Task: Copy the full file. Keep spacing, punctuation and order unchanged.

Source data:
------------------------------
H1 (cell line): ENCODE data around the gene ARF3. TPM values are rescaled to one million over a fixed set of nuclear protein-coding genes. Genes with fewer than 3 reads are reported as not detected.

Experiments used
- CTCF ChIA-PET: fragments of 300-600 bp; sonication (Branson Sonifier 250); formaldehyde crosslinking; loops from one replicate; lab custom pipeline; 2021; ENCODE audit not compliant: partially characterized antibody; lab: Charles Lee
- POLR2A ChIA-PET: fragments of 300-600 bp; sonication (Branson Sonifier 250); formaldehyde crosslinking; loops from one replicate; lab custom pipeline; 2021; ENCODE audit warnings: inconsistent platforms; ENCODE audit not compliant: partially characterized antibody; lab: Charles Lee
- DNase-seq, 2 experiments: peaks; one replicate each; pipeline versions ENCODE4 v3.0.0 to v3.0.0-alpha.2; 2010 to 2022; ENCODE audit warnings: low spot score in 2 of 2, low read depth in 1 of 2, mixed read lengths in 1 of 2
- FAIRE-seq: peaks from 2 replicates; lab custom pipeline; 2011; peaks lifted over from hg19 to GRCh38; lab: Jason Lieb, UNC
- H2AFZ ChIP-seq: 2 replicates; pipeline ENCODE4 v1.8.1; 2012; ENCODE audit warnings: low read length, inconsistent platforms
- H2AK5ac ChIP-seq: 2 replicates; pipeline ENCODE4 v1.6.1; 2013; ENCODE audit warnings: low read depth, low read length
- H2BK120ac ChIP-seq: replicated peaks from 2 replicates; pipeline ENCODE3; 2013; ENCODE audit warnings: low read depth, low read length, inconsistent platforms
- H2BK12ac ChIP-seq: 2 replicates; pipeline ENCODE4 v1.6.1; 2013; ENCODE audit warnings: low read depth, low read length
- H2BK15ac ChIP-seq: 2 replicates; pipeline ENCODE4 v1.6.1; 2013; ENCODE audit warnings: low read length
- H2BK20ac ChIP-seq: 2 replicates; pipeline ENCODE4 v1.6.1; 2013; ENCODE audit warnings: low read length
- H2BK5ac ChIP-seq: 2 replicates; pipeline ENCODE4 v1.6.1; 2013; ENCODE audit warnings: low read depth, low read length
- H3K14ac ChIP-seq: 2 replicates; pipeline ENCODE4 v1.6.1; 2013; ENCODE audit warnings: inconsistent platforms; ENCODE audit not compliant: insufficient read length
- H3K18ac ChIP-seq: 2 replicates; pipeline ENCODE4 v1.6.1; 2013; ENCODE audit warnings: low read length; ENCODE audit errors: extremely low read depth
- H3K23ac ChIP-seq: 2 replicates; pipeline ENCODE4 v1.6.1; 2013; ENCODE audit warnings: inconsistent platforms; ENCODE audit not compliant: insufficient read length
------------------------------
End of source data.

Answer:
H1 (cell line): ENCODE data around the gene ARF3. TPM values are rescaled to one million over a fixed set of nuclear protein-coding genes. Genes with fewer than 3 reads are reported as not detected.

Experiments used
- CTCF ChIA-PET: fragments of 300-600 bp; sonication (Branson Sonifier 250); formaldehyde crosslinking; loops from one replicate; lab custom pipeline; 2021; ENCODE audit not compliant: partially characterized antibody; lab: Charles Lee
- POLR2A ChIA-PET: fragments of 300-600 bp; sonication (Branson Sonifier 250); formaldehyde crosslinking; loops from one replicate; lab custom pipeline; 2021; ENCODE audit warnings: inconsistent platforms; ENCODE audit not compliant: partially characterized antibody; lab: Charles Lee
- DNase-seq, 2 experiments: peaks; one replicate each; pipeline versions ENCODE4 v3.0.0 to v3.0.0-alpha.2; 2010 to 2022; ENCODE audit warnings: low spot score in 2 of 2, low read depth in 1 of 2, mixed read lengths in 1 of 2
- FAIRE-seq: peaks from 2 replicates; lab custom pipeline; 2011; peaks lifted over from hg19 to GRCh38; lab: Jason Lieb, UNC
- H2AFZ ChIP-seq: 2 replicates; pipeline ENCODE4 v1.8.1; 2012; ENCODE audit warnings: low read length, inconsistent platforms
- H2AK5ac ChIP-seq: 2 replicates; pipeline ENCODE4 v1.6.1; 2013; ENCODE audit warnings: low read depth, low read length
- H2BK120ac ChIP-seq: replicated peaks from 2 replicates; pipeline ENCODE3; 2013; ENCODE audit warnings: low read depth, low read length, inconsistent platforms
- H2BK12ac ChIP-seq: 2 replicates; pipeline ENCODE4 v1.6.1; 2013; ENCODE audit warnings: low read depth, low read length
- H2BK15ac ChIP-seq: 2 replicates; pipeline ENCODE4 v1.6.1; 2013; ENCODE audit warnings: low read length
- H2BK20ac ChIP-seq: 2 replicates; pipeline ENCODE4 v1.6.1; 2013; ENCODE audit warnings: low read length
- H2BK5ac ChIP-seq: 2 replicates; pipeline ENCODE4 v1.6.1; 2013; ENCODE audit warnings: low read depth, low read length
- H3K14ac ChIP-seq: 2 replicates; pipeline ENCODE4 v1.6.1; 2013; ENCODE audit warnings: inconsistent platforms; ENCODE audit not compliant: insufficient read length
- H3K18ac ChIP-seq: 2 replicates; pipeline ENCODE4 v1.6.1; 2013; ENCODE audit warnings: low read length; ENCODE audit errors: extremely low read depth
- H3K23ac ChIP-seq: 2 replicates; pipeline ENCODE4 v1.6.1; 2013; ENCODE audit warnings: inconsistent platforms; ENCODE audit not compliant: insufficient read length